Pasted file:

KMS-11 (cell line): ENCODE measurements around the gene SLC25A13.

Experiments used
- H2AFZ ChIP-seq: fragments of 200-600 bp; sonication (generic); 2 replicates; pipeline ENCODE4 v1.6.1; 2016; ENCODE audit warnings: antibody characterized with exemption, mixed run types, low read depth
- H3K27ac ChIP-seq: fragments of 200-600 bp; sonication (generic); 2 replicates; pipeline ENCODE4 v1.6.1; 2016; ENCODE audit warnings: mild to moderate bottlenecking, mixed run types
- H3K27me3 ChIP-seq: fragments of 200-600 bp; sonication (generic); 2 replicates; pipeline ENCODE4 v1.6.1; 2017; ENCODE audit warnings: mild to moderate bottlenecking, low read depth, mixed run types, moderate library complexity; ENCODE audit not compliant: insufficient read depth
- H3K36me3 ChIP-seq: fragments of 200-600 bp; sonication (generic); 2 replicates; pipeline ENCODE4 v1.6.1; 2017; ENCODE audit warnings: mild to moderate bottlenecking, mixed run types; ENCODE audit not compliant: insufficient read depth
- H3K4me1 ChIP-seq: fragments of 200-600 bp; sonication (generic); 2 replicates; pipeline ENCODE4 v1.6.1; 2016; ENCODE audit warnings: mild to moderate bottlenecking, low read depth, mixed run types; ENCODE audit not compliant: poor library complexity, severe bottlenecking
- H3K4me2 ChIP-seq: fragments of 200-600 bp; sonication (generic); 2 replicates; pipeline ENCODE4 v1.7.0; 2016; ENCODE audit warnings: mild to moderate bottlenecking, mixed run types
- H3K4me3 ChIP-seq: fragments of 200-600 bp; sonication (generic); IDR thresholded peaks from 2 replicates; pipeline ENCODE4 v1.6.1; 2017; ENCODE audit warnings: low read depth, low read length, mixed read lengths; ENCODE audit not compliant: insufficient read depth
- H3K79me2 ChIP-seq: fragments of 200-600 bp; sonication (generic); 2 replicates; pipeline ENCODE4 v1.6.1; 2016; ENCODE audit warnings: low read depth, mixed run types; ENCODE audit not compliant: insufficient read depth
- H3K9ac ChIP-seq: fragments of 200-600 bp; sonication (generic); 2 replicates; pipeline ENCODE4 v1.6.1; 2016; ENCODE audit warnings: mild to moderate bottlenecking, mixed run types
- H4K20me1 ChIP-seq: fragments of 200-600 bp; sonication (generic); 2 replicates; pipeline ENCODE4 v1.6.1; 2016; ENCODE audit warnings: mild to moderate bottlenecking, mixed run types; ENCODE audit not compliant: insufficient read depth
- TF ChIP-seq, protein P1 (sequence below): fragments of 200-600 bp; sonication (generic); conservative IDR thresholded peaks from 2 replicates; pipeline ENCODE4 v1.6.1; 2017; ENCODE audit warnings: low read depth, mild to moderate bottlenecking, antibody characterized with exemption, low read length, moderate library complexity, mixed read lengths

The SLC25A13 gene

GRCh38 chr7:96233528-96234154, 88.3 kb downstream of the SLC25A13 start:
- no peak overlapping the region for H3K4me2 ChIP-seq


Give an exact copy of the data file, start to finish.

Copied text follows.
KMS-11 (cell line): ENCODE measurements around the gene SLC25A13.

Experiments used
- H2AFZ ChIP-seq: fragments of 200-600 bp; sonication (generic); 2 replicates; pipeline ENCODE4 v1.6.1; 2016; ENCODE audit warnings: antibody characterized with exemption, mixed run types, low read depth
- H3K27ac ChIP-seq: fragments of 200-600 bp; sonication (generic); 2 replicates; pipeline ENCODE4 v1.6.1; 2016; ENCODE audit warnings: mild to moderate bottlenecking, mixed run types
- H3K27me3 ChIP-seq: fragments of 200-600 bp; sonication (generic); 2 replicates; pipeline ENCODE4 v1.6.1; 2017; ENCODE audit warnings: mild to moderate bottlenecking, low read depth, mixed run types, moderate library complexity; ENCODE audit not compliant: insufficient read depth
- H3K36me3 ChIP-seq: fragments of 200-600 bp; sonication (generic); 2 replicates; pipeline ENCODE4 v1.6.1; 2017; ENCODE audit warnings: mild to moderate bottlenecking, mixed run types; ENCODE audit not compliant: insufficient read depth
- H3K4me1 ChIP-seq: fragments of 200-600 bp; sonication (generic); 2 replicates; pipeline ENCODE4 v1.6.1; 2016; ENCODE audit warnings: mild to moderate bottlenecking, low read depth, mixed run types; ENCODE audit not compliant: poor library complexity, severe bottlenecking
- H3K4me2 ChIP-seq: fragments of 200-600 bp; sonication (generic); 2 replicates; pipeline ENCODE4 v1.7.0; 2016; ENCODE audit warnings: mild to moderate bottlenecking, mixed run types
- H3K4me3 ChIP-seq: fragments of 200-600 bp; sonication (generic); IDR thresholded peaks from 2 replicates; pipeline ENCODE4 v1.6.1; 2017; ENCODE audit warnings: low read depth, low read length, mixed read lengths; ENCODE audit not compliant: insufficient read depth
- H3K79me2 ChIP-seq: fragments of 200-600 bp; sonication (generic); 2 replicates; pipeline ENCODE4 v1.6.1; 2016; ENCODE audit warnings: low read depth, mixed run types; ENCODE audit not compliant: insufficient read depth
- H3K9ac ChIP-seq: fragments of 200-600 bp; sonication (generic); 2 replicates; pipeline ENCODE4 v1.6.1; 2016; ENCODE audit warnings: mild to moderate bottlenecking, mixed run types
- H4K20me1 ChIP-seq: fragments of 200-600 bp; sonication (generic); 2 replicates; pipeline ENCODE4 v1.6.1; 2016; ENCODE audit warnings: mild to moderate bottlenecking, mixed run types; ENCODE audit not compliant: insufficient read depth
- TF ChIP-seq, protein P1 (sequence below): fragments of 200-600 bp; sonication (generic); conservative IDR thresholded peaks from 2 replicates; pipeline ENCODE4 v1.6.1; 2017; ENCODE audit warnings: low read depth, mild to moderate bottlenecking, antibody characterized with exemption, low read length, moderate library complexity, mixed read lengths

The SLC25A13 gene

GRCh38 chr7:96233528-96234154, 88.3 kb downstream of the SLC25A13 start:
- no peak overlapping the region for H3K4me2 ChIP-seq